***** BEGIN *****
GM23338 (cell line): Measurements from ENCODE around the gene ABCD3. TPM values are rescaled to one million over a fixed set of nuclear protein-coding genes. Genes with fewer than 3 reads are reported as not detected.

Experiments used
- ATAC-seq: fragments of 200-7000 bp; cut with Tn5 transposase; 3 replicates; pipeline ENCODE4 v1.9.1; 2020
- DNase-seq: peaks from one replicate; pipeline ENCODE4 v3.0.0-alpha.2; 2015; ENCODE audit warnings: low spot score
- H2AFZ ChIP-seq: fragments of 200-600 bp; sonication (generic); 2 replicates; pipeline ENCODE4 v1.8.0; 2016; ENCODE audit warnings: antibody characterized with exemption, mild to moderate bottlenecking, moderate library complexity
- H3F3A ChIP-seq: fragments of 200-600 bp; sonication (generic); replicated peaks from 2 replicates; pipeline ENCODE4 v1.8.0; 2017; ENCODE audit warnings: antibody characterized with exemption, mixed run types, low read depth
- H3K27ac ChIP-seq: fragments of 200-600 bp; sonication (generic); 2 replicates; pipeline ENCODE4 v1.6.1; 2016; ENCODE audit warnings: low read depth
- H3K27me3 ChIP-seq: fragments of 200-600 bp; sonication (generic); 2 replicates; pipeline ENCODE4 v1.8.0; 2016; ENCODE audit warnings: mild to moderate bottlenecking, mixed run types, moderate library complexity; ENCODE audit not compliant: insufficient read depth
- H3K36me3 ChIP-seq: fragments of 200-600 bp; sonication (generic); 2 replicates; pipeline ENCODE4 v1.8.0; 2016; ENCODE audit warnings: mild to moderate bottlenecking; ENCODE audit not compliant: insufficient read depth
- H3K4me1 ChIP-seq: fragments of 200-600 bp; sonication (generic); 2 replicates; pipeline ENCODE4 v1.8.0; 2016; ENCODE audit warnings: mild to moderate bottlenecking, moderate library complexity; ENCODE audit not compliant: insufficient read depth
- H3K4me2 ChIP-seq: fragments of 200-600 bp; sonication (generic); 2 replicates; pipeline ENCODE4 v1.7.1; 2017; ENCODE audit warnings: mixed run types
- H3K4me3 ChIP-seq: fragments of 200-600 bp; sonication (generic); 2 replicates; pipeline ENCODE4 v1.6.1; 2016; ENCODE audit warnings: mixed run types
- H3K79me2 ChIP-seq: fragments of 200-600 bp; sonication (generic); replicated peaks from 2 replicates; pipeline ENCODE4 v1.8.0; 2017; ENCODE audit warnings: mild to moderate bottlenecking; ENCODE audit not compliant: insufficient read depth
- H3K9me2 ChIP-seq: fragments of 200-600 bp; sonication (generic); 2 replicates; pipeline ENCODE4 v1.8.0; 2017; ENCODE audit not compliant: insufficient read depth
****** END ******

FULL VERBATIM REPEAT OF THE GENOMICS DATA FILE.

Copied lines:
GM23338 (cell line): Measurements from ENCODE around the gene ABCD3. TPM values are rescaled to one million over a fixed set of nuclear protein-coding genes. Genes with fewer than 3 reads are reported as not detected.

Experiments used
- ATAC-seq: fragments of 200-7000 bp; cut with Tn5 transposase; 3 replicates; pipeline ENCODE4 v1.9.1; 2020
- DNase-seq: peaks from one replicate; pipeline ENCODE4 v3.0.0-alpha.2; 2015; ENCODE audit warnings: low spot score
- H2AFZ ChIP-seq: fragments of 200-600 bp; sonication (generic); 2 replicates; pipeline ENCODE4 v1.8.0; 2016; ENCODE audit warnings: antibody characterized with exemption, mild to moderate bottlenecking, moderate library complexity
- H3F3A ChIP-seq: fragments of 200-600 bp; sonication (generic); replicated peaks from 2 replicates; pipeline ENCODE4 v1.8.0; 2017; ENCODE audit warnings: antibody characterized with exemption, mixed run types, low read depth
- H3K27ac ChIP-seq: fragments of 200-600 bp; sonication (generic); 2 replicates; pipeline ENCODE4 v1.6.1; 2016; ENCODE audit warnings: low read depth
- H3K27me3 ChIP-seq: fragments of 200-600 bp; sonication (generic); 2 replicates; pipeline ENCODE4 v1.8.0; 2016; ENCODE audit warnings: mild to moderate bottlenecking, mixed run types, moderate library complexity; ENCODE audit not compliant: insufficient read depth
- H3K36me3 ChIP-seq: fragments of 200-600 bp; sonication (generic); 2 replicates; pipeline ENCODE4 v1.8.0; 2016; ENCODE audit warnings: mild to moderate bottlenecking; ENCODE audit not compliant: insufficient read depth
- H3K4me1 ChIP-seq: fragments of 200-600 bp; sonication (generic); 2 replicates; pipeline ENCODE4 v1.8.0; 2016; ENCODE audit warnings: mild to moderate bottlenecking, moderate library complexity; ENCODE audit not compliant: insufficient read depth
- H3K4me2 ChIP-seq: fragments of 200-600 bp; sonication (generic); 2 replicates; pipeline ENCODE4 v1.7.1; 2017; ENCODE audit warnings: mixed run types
- H3K4me3 ChIP-seq: fragments of 200-600 bp; sonication (generic); 2 replicates; pipeline ENCODE4 v1.6.1; 2016; ENCODE audit warnings: mixed run types
- H3K79me2 ChIP-seq: fragments of 200-600 bp; sonication (generic); replicated peaks from 2 replicates; pipeline ENCODE4 v1.8.0; 2017; ENCODE audit warnings: mild to moderate bottlenecking; ENCODE audit not compliant: insufficient read depth
- H3K9me2 ChIP-seq: fragments of 200-600 bp; sonication (generic); 2 replicates; pipeline ENCODE4 v1.8.0; 2017; ENCODE audit not compliant: insufficient read depth